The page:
Saturday, 3 October 2015
Underneath the Undertaker's
Well, this is a post I didn't expect to be posting, but when I saw Tim's spooktacular October tag, inspiration struck and I had to act... immediately!
In fact, I made it on day one, in a fever of activity, as soon as I saw the post. I delayed sharing this by a couple of days just to let my Vintage Journey journalling pages have a fair crack of the whip!
I don't have the 3D Halloween monsters which Tim used as the centrepiece for his tag, but my brain went straight to work on what I have that could be deployed three-dimensionally. The answer it came up with even had a Halloween slant - the Rickety House of course.
And you can see where that got me... to a tag which even slightly spooked me out as I was creating it, when I discovered what the undertaker keeps under his floorboards!
It appears to be full of gloom, but also has a metallic shimmer, so in the sunlight it's slightly ghostly - definitely one to avoid when you're trick or treating. But we'll get to the macabre secrets of the undertaker's house soon enough.
I started, as Tim does (you'll find all the making-of details over at his blog) with some wrinkle-free distress technique. My colours include Hickory Smoke, Blueprint Sketch, Wilted Violet, Stormy Sky and Black Soot, as well as some Brushed Pewter and a couple of spritzes of Pewter Perfect Pearls into the bargain.
I cut the Rickety House out of the paler inky sheet (it's done on Mixed Media cardstock) and then drew around it onto the dark inky sheet and handcut a solid version of the house, with no windows and doors.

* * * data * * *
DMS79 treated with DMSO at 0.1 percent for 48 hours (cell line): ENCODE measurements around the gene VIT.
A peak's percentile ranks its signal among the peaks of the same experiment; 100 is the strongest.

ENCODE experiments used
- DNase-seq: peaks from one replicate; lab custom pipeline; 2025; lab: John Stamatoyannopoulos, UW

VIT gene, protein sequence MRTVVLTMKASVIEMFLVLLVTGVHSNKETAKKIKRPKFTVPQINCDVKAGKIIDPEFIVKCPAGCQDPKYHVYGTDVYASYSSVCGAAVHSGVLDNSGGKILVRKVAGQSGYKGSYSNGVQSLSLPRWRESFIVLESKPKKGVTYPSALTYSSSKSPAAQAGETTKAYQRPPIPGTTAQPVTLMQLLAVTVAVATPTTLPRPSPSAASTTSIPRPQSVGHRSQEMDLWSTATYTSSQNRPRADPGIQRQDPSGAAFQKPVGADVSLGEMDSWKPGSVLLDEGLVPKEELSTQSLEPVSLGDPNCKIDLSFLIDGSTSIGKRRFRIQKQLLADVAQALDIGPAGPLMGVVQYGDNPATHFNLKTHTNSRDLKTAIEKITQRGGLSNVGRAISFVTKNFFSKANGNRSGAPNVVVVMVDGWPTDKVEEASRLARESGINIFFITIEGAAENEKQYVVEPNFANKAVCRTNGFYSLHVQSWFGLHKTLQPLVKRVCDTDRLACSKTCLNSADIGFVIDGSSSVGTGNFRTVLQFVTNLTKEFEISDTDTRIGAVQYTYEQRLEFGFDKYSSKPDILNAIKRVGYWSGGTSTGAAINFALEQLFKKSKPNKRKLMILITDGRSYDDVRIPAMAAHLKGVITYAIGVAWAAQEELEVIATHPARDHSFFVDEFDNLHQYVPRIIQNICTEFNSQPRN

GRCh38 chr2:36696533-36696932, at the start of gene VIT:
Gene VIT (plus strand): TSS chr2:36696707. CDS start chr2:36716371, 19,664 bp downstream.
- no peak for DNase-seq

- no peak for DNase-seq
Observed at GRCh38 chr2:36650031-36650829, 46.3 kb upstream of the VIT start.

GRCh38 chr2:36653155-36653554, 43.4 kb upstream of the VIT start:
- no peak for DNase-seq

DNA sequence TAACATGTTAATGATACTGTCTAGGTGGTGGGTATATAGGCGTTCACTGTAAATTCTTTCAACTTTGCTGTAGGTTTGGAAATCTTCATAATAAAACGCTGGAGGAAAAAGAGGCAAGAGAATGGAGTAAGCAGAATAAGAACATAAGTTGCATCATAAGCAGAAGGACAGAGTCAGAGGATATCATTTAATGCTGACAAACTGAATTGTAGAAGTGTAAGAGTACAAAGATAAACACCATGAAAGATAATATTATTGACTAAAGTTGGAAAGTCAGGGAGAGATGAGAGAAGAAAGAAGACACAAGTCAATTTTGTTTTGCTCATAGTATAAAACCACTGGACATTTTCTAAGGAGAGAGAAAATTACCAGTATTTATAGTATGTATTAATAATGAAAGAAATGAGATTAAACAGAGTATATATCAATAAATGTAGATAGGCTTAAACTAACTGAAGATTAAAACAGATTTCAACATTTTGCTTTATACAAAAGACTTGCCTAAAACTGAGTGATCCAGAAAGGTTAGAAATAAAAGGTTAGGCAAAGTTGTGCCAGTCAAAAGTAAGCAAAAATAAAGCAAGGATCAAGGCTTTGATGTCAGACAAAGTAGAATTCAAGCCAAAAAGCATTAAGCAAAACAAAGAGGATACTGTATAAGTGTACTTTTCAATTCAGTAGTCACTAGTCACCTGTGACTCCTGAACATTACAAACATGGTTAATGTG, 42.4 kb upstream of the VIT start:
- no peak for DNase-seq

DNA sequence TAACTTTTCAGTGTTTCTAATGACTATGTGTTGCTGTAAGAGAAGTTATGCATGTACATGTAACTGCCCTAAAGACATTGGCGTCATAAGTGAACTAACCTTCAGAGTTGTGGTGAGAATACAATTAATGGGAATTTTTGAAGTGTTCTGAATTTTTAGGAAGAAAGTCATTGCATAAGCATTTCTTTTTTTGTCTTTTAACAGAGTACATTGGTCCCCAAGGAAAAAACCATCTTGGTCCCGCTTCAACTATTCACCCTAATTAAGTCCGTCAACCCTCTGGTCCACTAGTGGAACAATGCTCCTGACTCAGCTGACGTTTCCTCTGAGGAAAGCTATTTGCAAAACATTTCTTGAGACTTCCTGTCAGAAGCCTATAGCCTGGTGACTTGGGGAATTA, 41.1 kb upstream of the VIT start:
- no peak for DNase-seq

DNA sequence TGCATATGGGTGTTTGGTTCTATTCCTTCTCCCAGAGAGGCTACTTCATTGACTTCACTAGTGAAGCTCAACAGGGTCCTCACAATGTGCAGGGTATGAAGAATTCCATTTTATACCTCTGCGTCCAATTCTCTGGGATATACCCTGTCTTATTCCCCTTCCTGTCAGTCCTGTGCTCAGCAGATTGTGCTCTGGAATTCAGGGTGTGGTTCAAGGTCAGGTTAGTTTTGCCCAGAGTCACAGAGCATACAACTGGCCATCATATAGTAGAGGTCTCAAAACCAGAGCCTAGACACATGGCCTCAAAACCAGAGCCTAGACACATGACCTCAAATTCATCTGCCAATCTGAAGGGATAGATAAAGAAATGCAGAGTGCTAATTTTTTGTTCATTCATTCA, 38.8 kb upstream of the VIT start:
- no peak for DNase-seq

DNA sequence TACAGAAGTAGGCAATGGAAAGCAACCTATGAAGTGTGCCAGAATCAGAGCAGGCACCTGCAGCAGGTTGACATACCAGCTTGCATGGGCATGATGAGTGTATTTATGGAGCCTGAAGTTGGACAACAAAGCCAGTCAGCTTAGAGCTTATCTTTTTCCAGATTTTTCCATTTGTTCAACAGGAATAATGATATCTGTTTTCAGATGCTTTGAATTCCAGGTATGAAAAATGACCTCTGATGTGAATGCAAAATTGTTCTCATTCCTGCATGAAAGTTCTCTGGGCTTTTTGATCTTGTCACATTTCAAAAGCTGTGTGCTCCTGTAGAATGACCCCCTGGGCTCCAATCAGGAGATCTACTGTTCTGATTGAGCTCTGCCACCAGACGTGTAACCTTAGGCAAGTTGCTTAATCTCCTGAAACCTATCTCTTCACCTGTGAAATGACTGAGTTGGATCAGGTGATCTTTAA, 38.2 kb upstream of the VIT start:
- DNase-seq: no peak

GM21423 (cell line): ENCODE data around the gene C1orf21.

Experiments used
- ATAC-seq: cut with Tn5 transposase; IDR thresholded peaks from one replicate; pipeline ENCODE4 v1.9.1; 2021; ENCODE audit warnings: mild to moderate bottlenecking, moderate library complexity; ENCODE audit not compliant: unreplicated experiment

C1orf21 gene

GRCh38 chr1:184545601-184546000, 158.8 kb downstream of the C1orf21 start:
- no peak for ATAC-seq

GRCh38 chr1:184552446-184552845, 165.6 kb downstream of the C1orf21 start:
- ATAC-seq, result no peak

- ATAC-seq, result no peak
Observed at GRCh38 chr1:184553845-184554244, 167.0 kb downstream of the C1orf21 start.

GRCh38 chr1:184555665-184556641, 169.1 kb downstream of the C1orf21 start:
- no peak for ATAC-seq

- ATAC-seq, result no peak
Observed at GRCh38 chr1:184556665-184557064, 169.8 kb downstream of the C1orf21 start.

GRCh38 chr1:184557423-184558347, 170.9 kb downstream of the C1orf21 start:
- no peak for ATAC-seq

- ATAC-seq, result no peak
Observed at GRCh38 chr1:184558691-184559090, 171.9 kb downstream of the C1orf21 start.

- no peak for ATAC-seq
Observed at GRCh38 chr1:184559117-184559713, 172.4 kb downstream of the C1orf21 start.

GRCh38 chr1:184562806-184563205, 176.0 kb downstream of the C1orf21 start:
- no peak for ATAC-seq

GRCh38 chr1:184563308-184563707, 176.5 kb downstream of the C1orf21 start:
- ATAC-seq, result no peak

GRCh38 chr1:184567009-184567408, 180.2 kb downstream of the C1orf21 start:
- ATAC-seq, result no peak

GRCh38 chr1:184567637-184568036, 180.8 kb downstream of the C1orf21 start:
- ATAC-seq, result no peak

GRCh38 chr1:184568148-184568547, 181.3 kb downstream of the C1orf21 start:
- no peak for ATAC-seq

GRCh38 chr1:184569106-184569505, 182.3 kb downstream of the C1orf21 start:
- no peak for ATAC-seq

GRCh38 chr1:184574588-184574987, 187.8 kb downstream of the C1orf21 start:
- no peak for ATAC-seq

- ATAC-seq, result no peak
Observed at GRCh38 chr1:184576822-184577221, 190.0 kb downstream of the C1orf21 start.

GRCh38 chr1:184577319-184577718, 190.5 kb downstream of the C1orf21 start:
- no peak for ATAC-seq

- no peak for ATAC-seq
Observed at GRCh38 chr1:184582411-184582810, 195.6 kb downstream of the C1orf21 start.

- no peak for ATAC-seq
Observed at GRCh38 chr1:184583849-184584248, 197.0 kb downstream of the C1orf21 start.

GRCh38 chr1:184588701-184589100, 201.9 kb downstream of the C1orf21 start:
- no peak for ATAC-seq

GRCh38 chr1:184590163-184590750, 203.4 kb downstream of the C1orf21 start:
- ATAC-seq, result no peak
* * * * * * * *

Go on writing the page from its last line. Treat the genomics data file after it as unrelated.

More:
I made a dimensional fold to form the corner of the house, and the reverse fold in the background house.
Before gluing the edges together, I thought the house needed some inhabitants...
Meet James Fallon, undertaker (a.k.a. Edgar Allan Poe) - a stern and sinister looking type, particularly when he catches you peering in through the window at him.
Upstairs is a rather sad and lonely looking woman. His wife? Is she imprisoned up there? Or merely a prisoner of her marriage? I have to say, I rather fear for her future, as will you when you've explored further.
I used some paper from the French Industrial stash which had gloomy clouds flitting across its surface. I've added quite a lot of stamping as well as the inky blottings from the stencil.
There are the Deaths notices providing textured detail.
The spiders loom large, whether dangling on threads of gossamer...
... or waiting in ominous stillness on their cobwebs.
Oh, and I forgot to warn you - don't try sneaking around the back of the house either.
It's not only that the skull is keeping a beady eye on you from on top of his crossbones...
... but you might just bump into something big and hairy round there!
Obviously I needed a floor for my little 3D house, so I cut up two wooden coffee stirrers, glued them together and stained them with Black Soot Distress Stain.
You may be thinking that the boards are a little uneven... small wonder when you realise that they must have been taken up and nailed down again more than once.
Just look what's buried underneath them!
I can only imagine that those jumbled bones are the relics of previous marriages...
Or perhaps Mr Fallon likes to keep a SOUVENIR of each burial he undertakes. Either way, I think you would do best to steer well clear of this particular Rickety House, especially after dark.
A spidery jumble of black paper string winds its way around the crinkle ribbon, and we're done.
Another fantastic couple of hours of fun inspired by Tim Holtz - thank you for that, Tim.
And thank you to all of you for your company and your wonderful comments. It's a joy reading them. I'm off on my travels again this week - workshops in Norway which should be fun - but I hope I'll have some time to come visiting nonetheless.
Let us endeavour so to live so that when we come to die even the undertaker will be sorry.
Mark Twain (not this one Mark, I don't think so, no)
Houses are not haunted. We are haunted, and regardless of the architecture with which we surround ourselves, our ghosts stay with us until we ourselves are ghosts.
From Velocity by Dean Koontz
I'd like to enter this as my October tag in Tim Holtz's 12 Tags of 2015
There's stamping and stencilling and a 3D version of the Rickety House, so I'd also like to play along at Stamps and Stencils in their Make It 3D challenge